Dean settled into college life. He lived at home, since it was so close, but he spent most of his time on campus. He played baseball; pledged the Phi Delta Theta fraternity, quickly rising to an officer position; and joined the student council. He signed onto the campus newspaper staff and became the Toreador's sports editor.
Campus was very different then. The total student enrollment that fall was 8,566. Many of the buildings we know today didn't exist, and others had different purposes. Today's Maddox Engineering Research Center had not yet been built. The smaller building behind it, which houses the National Wind Institute, used to be the Journalism building. That's where Dean attended journalism classes until switching to a major in the College of Business, which was in the Administration building.
He continued adding to his resume as a member of the Press Club, Delta Sigma Pi, the Newman Club, All-College Recognition Service and Sigma Delta Chi. He was selected for Who's Who Among American Colleges and Universities and voted Senior Favorite. As student body president, Dean crowned the 1960 Homecoming queen and was one of a half-dozen campus representatives to flip the switch for the very first Carol of Lights.
“I did pretty well academically except for the sciences,” Dean remembers. “I struggled in biology – I was so glad to get out of there with a C, but I also had to take zoology, and that was a disaster. I said, ‘If I ever get out of this class with a passing grade, I will never go into the Science building again.'”
Learning to teach
After graduating in 1961 with his bachelor's degree in marketing and a minor in journalism, Dean joined the U.S. Army Reserve. It required a six-year commitment, but only six months on active duty, so it was a better alternative than joining the Army outright or waiting to be drafted – both of which likely meant a ticket to Vietnam.
After completing active duty, Dean returned to Texas Tech intending to work on a master's degree in secondary education. Then, out of the blue, the Lubbock Independent School District came calling. The journalism teacher at Lubbock High had resigned, and they wanted Dean to take over – after all, he'd been class president and on the newspaper staff only five years earlier. But taking the job required him to get a teaching certificate, so, in the fall of 1962, he began teaching by day and taking classes by night to get first his certificate and then his master's degree.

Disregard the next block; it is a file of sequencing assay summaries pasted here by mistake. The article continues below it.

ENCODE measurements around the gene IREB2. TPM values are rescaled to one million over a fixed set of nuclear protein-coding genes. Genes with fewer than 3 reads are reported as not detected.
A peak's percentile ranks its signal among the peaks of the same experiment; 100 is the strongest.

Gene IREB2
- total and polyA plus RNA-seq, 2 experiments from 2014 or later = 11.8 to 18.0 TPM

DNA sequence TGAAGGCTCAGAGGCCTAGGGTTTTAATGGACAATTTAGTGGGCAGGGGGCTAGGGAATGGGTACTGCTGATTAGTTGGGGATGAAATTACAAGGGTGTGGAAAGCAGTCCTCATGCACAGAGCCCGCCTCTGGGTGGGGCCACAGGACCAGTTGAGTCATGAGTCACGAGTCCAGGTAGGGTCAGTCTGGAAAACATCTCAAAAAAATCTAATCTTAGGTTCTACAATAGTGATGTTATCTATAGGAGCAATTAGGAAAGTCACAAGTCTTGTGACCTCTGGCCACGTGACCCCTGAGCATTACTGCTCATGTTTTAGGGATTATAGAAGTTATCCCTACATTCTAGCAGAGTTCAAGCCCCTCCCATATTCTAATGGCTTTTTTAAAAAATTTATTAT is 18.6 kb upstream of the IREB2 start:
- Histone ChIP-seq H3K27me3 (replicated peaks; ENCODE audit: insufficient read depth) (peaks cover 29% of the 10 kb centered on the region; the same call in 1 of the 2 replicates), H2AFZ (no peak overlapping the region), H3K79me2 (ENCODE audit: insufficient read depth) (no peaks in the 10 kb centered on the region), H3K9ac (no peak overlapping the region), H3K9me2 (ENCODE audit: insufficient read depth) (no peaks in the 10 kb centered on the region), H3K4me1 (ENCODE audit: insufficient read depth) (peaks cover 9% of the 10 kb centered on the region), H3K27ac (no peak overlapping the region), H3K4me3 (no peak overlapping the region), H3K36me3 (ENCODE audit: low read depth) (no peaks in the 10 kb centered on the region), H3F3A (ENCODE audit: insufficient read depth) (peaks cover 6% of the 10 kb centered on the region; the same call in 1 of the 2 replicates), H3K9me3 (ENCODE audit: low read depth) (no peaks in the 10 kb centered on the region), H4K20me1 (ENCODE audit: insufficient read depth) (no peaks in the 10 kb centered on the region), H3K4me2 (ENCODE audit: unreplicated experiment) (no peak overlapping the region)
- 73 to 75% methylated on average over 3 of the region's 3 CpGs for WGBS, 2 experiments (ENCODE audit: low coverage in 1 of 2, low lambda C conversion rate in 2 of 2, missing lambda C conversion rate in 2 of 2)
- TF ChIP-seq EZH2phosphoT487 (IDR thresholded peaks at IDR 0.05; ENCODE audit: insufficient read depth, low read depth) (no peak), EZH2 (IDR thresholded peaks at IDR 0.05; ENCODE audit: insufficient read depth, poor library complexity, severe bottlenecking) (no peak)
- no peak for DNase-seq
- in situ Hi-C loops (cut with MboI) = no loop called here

For the next four years, he taught journalism and directed the newspaper and yearbook. Even then, he stayed close to Texas Tech, taking his students to the workshop offered each year through the Department of Journalism.
“I look back on those days as some of the greatest times I've ever had,” he says. “I wasn't married, so I devoted an enormous amount of time to that job, and of course, when you're dealing with a school newspaper and a yearbook, there's a lot of extra hours involved in that, but I loved it. I had great students, and we had really good publications.”
Outside of school, Dean was still involved in baseball. After two summers playing in semi-professional leagues, he opted for coaching younger players in the Colt Leagues. But one of those players had a scheme to shake up Dean's bachelor life. One day, the teenager pointed out his older sister in the stands. Peggy Clark was a huge baseball fan who attended all their games, and, as the boy told Dean, “She makes really good ice cream.”
The Clarks invited Dean to their home and, “one thing led to another.”
A legacy begins
While Dean loved his job at Lubbock High, he had his heart set on coaching high school baseball, too, so when the brand new Coronado High School opened in 1966, he applied. Coronado, it turned out, wasn't looking for a baseball coach who could also coach football – they preferred the other way around – but Coronado's principal wanted to hire Dean anyway, as student activities director. So in April 1966, he started a new job at Coronado.
It was a whirlwind few months. Coronado, which had been open since September, did not yet have a school song, fight song or school constitution. Dean teamed up with the band and choir director to create them, laying the groundwork for much of the school's identity.